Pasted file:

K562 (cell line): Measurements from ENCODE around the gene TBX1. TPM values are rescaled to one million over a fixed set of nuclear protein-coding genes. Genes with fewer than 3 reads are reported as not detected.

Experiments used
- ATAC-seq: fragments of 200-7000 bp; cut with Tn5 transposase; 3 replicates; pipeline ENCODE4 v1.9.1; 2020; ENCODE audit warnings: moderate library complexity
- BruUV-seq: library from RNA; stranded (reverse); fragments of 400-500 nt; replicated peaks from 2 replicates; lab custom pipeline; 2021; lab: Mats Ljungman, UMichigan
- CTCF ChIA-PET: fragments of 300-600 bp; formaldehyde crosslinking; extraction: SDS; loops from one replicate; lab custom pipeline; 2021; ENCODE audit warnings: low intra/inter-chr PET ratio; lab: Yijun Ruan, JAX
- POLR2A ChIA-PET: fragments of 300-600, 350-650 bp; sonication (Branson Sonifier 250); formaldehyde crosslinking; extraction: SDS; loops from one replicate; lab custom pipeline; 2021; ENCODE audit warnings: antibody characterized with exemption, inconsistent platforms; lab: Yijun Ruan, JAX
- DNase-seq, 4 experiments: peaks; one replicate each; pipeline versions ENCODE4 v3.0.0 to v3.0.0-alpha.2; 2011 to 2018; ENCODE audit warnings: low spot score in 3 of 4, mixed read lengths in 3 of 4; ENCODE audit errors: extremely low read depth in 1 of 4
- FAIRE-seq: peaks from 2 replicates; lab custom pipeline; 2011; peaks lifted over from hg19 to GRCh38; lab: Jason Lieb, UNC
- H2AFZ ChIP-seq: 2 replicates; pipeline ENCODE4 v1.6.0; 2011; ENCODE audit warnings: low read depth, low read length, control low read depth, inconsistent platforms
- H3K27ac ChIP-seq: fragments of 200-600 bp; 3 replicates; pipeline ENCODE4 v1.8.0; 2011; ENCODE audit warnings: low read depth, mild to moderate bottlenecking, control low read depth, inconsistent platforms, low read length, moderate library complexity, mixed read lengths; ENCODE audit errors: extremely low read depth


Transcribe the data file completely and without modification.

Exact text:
K562 (cell line): Measurements from ENCODE around the gene TBX1. TPM values are rescaled to one million over a fixed set of nuclear protein-coding genes. Genes with fewer than 3 reads are reported as not detected.

Experiments used
- ATAC-seq: fragments of 200-7000 bp; cut with Tn5 transposase; 3 replicates; pipeline ENCODE4 v1.9.1; 2020; ENCODE audit warnings: moderate library complexity
- BruUV-seq: library from RNA; stranded (reverse); fragments of 400-500 nt; replicated peaks from 2 replicates; lab custom pipeline; 2021; lab: Mats Ljungman, UMichigan
- CTCF ChIA-PET: fragments of 300-600 bp; formaldehyde crosslinking; extraction: SDS; loops from one replicate; lab custom pipeline; 2021; ENCODE audit warnings: low intra/inter-chr PET ratio; lab: Yijun Ruan, JAX
- POLR2A ChIA-PET: fragments of 300-600, 350-650 bp; sonication (Branson Sonifier 250); formaldehyde crosslinking; extraction: SDS; loops from one replicate; lab custom pipeline; 2021; ENCODE audit warnings: antibody characterized with exemption, inconsistent platforms; lab: Yijun Ruan, JAX
- DNase-seq, 4 experiments: peaks; one replicate each; pipeline versions ENCODE4 v3.0.0 to v3.0.0-alpha.2; 2011 to 2018; ENCODE audit warnings: low spot score in 3 of 4, mixed read lengths in 3 of 4; ENCODE audit errors: extremely low read depth in 1 of 4
- FAIRE-seq: peaks from 2 replicates; lab custom pipeline; 2011; peaks lifted over from hg19 to GRCh38; lab: Jason Lieb, UNC
- H2AFZ ChIP-seq: 2 replicates; pipeline ENCODE4 v1.6.0; 2011; ENCODE audit warnings: low read depth, low read length, control low read depth, inconsistent platforms
- H3K27ac ChIP-seq: fragments of 200-600 bp; 3 replicates; pipeline ENCODE4 v1.8.0; 2011; ENCODE audit warnings: low read depth, mild to moderate bottlenecking, control low read depth, inconsistent platforms, low read length, moderate library complexity, mixed read lengths; ENCODE audit errors: extremely low read depth